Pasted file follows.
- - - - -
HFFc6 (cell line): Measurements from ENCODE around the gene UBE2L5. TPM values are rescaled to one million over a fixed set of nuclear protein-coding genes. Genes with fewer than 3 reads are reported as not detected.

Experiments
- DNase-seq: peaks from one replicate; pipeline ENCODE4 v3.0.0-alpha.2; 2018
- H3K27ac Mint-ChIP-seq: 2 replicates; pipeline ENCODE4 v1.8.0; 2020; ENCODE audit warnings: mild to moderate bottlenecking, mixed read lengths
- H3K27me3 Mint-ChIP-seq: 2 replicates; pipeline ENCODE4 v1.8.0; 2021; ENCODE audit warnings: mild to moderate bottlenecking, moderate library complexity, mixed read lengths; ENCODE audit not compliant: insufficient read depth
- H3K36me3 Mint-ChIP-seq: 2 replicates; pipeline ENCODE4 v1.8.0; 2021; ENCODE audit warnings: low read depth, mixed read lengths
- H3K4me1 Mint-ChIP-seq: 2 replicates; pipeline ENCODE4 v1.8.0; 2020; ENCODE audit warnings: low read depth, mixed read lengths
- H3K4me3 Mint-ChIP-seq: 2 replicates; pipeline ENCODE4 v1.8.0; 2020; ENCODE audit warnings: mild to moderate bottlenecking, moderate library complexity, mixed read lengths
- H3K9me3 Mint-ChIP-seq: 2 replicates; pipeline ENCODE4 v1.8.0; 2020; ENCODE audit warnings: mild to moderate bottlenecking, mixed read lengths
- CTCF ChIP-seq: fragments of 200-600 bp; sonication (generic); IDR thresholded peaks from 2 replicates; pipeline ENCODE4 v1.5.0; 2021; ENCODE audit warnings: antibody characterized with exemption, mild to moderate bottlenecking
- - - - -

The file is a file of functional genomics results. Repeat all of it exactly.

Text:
HFFc6 (cell line): Measurements from ENCODE around the gene UBE2L5. TPM values are rescaled to one million over a fixed set of nuclear protein-coding genes. Genes with fewer than 3 reads are reported as not detected.

Experiments
- DNase-seq: peaks from one replicate; pipeline ENCODE4 v3.0.0-alpha.2; 2018
- H3K27ac Mint-ChIP-seq: 2 replicates; pipeline ENCODE4 v1.8.0; 2020; ENCODE audit warnings: mild to moderate bottlenecking, mixed read lengths
- H3K27me3 Mint-ChIP-seq: 2 replicates; pipeline ENCODE4 v1.8.0; 2021; ENCODE audit warnings: mild to moderate bottlenecking, moderate library complexity, mixed read lengths; ENCODE audit not compliant: insufficient read depth
- H3K36me3 Mint-ChIP-seq: 2 replicates; pipeline ENCODE4 v1.8.0; 2021; ENCODE audit warnings: low read depth, mixed read lengths
- H3K4me1 Mint-ChIP-seq: 2 replicates; pipeline ENCODE4 v1.8.0; 2020; ENCODE audit warnings: low read depth, mixed read lengths
- H3K4me3 Mint-ChIP-seq: 2 replicates; pipeline ENCODE4 v1.8.0; 2020; ENCODE audit warnings: mild to moderate bottlenecking, moderate library complexity, mixed read lengths
- H3K9me3 Mint-ChIP-seq: 2 replicates; pipeline ENCODE4 v1.8.0; 2020; ENCODE audit warnings: mild to moderate bottlenecking, mixed read lengths
- CTCF ChIP-seq: fragments of 200-600 bp; sonication (generic); IDR thresholded peaks from 2 replicates; pipeline ENCODE4 v1.5.0; 2021; ENCODE audit warnings: antibody characterized with exemption, mild to moderate bottlenecking